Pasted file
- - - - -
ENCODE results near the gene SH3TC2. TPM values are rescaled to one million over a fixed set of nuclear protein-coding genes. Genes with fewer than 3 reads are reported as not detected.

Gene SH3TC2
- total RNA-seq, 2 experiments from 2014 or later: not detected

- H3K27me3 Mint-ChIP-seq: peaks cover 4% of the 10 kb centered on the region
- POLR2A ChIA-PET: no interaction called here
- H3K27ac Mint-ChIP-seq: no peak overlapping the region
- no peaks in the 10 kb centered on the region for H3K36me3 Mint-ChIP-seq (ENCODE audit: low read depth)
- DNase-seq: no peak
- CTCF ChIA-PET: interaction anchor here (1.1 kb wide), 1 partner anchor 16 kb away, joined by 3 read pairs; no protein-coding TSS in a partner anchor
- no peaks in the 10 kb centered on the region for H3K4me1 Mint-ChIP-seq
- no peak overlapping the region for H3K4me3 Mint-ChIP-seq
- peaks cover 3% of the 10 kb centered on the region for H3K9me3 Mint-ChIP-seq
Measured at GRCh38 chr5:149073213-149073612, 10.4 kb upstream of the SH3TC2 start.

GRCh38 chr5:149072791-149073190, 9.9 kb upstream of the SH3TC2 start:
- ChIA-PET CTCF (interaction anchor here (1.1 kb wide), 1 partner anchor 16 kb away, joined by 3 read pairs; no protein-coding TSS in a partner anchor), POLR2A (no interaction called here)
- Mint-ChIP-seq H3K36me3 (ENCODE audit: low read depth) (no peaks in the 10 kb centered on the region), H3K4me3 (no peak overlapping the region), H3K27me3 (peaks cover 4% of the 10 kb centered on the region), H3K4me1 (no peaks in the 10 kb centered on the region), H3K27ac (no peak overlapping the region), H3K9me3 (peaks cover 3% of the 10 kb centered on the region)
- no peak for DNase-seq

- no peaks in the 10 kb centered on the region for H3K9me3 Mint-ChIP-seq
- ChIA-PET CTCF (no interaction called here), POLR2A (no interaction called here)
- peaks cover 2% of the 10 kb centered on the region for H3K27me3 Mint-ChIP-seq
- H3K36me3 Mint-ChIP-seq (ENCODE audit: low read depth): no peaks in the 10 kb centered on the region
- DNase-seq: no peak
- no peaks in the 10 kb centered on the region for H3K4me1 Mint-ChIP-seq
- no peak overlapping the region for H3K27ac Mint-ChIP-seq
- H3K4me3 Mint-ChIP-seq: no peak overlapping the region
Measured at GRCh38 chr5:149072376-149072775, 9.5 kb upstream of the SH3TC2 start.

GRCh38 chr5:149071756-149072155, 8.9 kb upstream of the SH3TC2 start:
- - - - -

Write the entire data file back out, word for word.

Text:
ENCODE results near the gene SH3TC2. TPM values are rescaled to one million over a fixed set of nuclear protein-coding genes. Genes with fewer than 3 reads are reported as not detected.

Gene SH3TC2
- total RNA-seq, 2 experiments from 2014 or later: not detected

- H3K27me3 Mint-ChIP-seq: peaks cover 4% of the 10 kb centered on the region
- POLR2A ChIA-PET: no interaction called here
- H3K27ac Mint-ChIP-seq: no peak overlapping the region
- no peaks in the 10 kb centered on the region for H3K36me3 Mint-ChIP-seq (ENCODE audit: low read depth)
- DNase-seq: no peak
- CTCF ChIA-PET: interaction anchor here (1.1 kb wide), 1 partner anchor 16 kb away, joined by 3 read pairs; no protein-coding TSS in a partner anchor
- no peaks in the 10 kb centered on the region for H3K4me1 Mint-ChIP-seq
- no peak overlapping the region for H3K4me3 Mint-ChIP-seq
- peaks cover 3% of the 10 kb centered on the region for H3K9me3 Mint-ChIP-seq
Measured at GRCh38 chr5:149073213-149073612, 10.4 kb upstream of the SH3TC2 start.

GRCh38 chr5:149072791-149073190, 9.9 kb upstream of the SH3TC2 start:
- ChIA-PET CTCF (interaction anchor here (1.1 kb wide), 1 partner anchor 16 kb away, joined by 3 read pairs; no protein-coding TSS in a partner anchor), POLR2A (no interaction called here)
- Mint-ChIP-seq H3K36me3 (ENCODE audit: low read depth) (no peaks in the 10 kb centered on the region), H3K4me3 (no peak overlapping the region), H3K27me3 (peaks cover 4% of the 10 kb centered on the region), H3K4me1 (no peaks in the 10 kb centered on the region), H3K27ac (no peak overlapping the region), H3K9me3 (peaks cover 3% of the 10 kb centered on the region)
- no peak for DNase-seq

- no peaks in the 10 kb centered on the region for H3K9me3 Mint-ChIP-seq
- ChIA-PET CTCF (no interaction called here), POLR2A (no interaction called here)
- peaks cover 2% of the 10 kb centered on the region for H3K27me3 Mint-ChIP-seq
- H3K36me3 Mint-ChIP-seq (ENCODE audit: low read depth): no peaks in the 10 kb centered on the region
- DNase-seq: no peak
- no peaks in the 10 kb centered on the region for H3K4me1 Mint-ChIP-seq
- no peak overlapping the region for H3K27ac Mint-ChIP-seq
- H3K4me3 Mint-ChIP-seq: no peak overlapping the region
Measured at GRCh38 chr5:149072376-149072775, 9.5 kb upstream of the SH3TC2 start.

GRCh38 chr5:149071756-149072155, 8.9 kb upstream of the SH3TC2 start: